Use the filter menu and interactive map to explore the past competitions offered and grants awarded through the Environmental Literacy Program.
To learn more about project findings and outcomes, view the summaries of our grantees’ summative evaluation reports.
Shedd-NOAA Partnership for Student, Teacher and Public Engagement
Shedd Aquarium has launched a large-scale effort to address the long-standing need to better connect citizens in the Great Lakes region to their local Great Lakes watershed, to engage them in making positive changes to help the ecosystem, and to engage decision-makers and leaders to enact large scale change to improve the ecosystem over the long term. Through this award, Shedd is positioning itself strategically as the regional hub for Great Lakes education and behavior change by promoting Great Lakes civic engagement. Shedd Aquarium's Center for the Great Lakes is designed to bring scientists, business and government leaders, visionaries, and Great Lakes citizens together to formalize a strategic framework for increasing Great Lakes literacy and fostering Great Lakes stewardship. With the help of leading organizations: NOAA, COSEE Great Lakes, and members of the Healing Our Waters Great Lakes Coalition, a new vision for the Great Lakes region is being created. This civic engagement project is producing needed outcomes: increasing Great Lakes literacy while promoting policies of sustainability that ultimately will support the adoption of a stewardship ethic among our target audiences in the Midwest. Shedd's efforts empower citizens and civic entities to be critical thinkers who fully participate in the advancement of a sustainable society.
Great Lakes Rocks: Earth Systems Science Teacher Professional Development
The Museum of Science and Industry, Chicago (MSI) offers teacher professional development courses geared toward 4-8th grade teachers in high needs schools and with limited experience in science content. Through the Great Lakes Revealed (GLR) education course, teachers explored the interconnectedness of the Earth’s systems through the unique lens of the Great Lakes region, and learned how climate has changed through time. Through hands-on and inquiry-based activities, MSI Senior Educators guided teacher through lessons and other resources, modeling content and pedagogy best practices, and encouraging knowledge building through a combination of experience, critical thinking and reflection. Participants also interacted with NOAA’s Science on a Sphere, with educators at Thunder Bay National Marine Sanctuary, and with scientists from Great Lakes Environmental Research Laboratory. Formal evaluation shows that GLR teachers complete the program with substantially improved content knowledge, teaching skills, and confidence in science teaching, many becoming teacher leaders at their schools. The second stage of the GLR program involves a select group of teachers from the first year’s cohort who will deepen their understanding of climate change in the Great Lakes region by engaging in data-driven problem-based activities. Building on teachers’ content knowledge, this program will help teachers develop mechanisms to search, access, and use high quality tabular, graphical, and visual data to support effective climate change education. NOAA’s Science on a Sphere datasets will play a central role as teachers explore and then develop their own problem-based lessons to deliver to their own students during a Student Summit at MSI.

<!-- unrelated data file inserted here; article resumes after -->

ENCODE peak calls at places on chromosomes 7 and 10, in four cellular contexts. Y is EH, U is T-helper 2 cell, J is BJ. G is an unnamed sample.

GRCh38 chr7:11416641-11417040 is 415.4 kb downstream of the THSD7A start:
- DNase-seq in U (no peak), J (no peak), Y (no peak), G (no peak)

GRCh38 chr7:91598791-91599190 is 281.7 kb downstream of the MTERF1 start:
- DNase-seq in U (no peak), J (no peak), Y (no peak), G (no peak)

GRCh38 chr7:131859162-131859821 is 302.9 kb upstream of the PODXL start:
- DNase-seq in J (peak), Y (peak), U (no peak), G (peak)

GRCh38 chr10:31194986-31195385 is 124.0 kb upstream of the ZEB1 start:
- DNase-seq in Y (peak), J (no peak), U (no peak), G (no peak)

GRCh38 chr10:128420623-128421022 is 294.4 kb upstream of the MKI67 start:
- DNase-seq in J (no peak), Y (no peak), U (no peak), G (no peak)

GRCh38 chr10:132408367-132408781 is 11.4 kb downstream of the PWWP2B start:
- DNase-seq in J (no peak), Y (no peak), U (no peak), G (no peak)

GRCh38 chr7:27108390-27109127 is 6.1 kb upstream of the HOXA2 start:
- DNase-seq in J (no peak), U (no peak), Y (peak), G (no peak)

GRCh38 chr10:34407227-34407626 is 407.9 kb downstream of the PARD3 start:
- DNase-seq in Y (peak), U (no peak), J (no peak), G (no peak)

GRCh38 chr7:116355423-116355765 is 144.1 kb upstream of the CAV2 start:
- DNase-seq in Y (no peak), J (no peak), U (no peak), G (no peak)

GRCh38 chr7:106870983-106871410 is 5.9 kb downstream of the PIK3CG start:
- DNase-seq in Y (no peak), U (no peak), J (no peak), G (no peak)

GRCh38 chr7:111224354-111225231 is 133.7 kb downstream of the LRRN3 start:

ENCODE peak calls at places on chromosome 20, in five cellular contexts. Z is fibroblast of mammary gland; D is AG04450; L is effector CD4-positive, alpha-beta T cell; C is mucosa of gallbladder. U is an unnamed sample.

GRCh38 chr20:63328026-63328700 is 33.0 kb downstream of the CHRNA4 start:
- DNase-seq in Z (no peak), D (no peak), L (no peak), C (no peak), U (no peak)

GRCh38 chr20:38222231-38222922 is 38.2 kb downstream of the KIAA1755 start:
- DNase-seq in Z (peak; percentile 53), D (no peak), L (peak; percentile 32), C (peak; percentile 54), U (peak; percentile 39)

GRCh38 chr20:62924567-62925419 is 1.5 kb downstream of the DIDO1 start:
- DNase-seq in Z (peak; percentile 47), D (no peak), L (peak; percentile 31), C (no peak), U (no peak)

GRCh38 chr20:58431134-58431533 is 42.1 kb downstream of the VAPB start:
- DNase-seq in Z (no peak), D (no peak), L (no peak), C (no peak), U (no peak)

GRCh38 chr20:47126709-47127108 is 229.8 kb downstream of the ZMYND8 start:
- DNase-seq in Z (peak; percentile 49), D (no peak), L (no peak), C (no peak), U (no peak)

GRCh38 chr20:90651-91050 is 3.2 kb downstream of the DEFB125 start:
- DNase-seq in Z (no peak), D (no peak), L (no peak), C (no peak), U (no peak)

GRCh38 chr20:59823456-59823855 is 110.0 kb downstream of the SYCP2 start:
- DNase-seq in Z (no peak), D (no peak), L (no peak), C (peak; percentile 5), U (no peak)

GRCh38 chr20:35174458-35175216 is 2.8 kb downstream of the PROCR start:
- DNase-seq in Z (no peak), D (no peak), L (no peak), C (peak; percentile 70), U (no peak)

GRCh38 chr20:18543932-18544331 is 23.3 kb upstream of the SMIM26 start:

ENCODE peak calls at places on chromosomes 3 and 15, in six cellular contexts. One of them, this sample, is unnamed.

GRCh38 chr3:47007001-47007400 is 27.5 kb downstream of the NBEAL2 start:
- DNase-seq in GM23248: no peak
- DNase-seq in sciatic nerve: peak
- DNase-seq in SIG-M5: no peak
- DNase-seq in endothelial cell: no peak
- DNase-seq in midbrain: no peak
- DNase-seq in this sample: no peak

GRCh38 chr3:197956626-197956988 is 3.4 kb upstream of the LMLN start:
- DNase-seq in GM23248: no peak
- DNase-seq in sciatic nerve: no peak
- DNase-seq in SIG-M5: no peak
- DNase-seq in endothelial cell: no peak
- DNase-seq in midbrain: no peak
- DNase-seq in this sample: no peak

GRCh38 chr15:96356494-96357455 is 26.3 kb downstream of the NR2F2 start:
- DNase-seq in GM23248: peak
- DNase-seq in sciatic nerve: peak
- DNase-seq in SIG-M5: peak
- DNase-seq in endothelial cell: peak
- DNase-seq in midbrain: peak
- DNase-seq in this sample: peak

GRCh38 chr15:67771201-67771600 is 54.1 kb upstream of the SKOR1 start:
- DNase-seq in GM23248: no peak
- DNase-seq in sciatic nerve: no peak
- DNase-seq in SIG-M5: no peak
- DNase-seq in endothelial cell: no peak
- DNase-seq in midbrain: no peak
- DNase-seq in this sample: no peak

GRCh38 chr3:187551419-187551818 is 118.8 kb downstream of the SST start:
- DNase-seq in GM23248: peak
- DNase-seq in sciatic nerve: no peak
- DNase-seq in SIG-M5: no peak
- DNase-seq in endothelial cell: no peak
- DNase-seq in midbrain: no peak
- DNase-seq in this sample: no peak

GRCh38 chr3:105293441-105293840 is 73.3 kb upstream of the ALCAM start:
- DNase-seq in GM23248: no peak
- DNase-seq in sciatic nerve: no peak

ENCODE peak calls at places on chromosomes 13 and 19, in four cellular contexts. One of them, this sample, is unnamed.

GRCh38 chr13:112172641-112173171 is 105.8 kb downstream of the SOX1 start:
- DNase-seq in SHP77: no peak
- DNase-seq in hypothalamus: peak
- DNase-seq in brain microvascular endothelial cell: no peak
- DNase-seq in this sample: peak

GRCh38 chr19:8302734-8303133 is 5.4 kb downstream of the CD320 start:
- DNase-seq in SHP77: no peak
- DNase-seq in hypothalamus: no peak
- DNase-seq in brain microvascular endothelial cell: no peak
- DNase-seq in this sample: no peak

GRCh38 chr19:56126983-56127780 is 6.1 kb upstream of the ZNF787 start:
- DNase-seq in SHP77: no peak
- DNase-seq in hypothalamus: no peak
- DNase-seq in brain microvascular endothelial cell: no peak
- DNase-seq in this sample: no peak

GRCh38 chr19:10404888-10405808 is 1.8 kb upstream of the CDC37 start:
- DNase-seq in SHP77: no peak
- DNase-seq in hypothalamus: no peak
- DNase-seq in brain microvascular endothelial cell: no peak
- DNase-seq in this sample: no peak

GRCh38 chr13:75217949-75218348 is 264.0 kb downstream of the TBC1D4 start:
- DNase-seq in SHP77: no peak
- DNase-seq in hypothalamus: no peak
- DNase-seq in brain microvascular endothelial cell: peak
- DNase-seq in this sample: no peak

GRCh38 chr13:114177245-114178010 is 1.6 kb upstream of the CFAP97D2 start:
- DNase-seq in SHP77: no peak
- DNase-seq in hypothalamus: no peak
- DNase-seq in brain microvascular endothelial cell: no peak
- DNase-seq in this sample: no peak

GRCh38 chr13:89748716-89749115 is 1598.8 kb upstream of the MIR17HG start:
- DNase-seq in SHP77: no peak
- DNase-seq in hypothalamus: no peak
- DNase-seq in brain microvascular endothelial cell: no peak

Teen Advocates for Community and Environmental Sustainability (Teen ACES)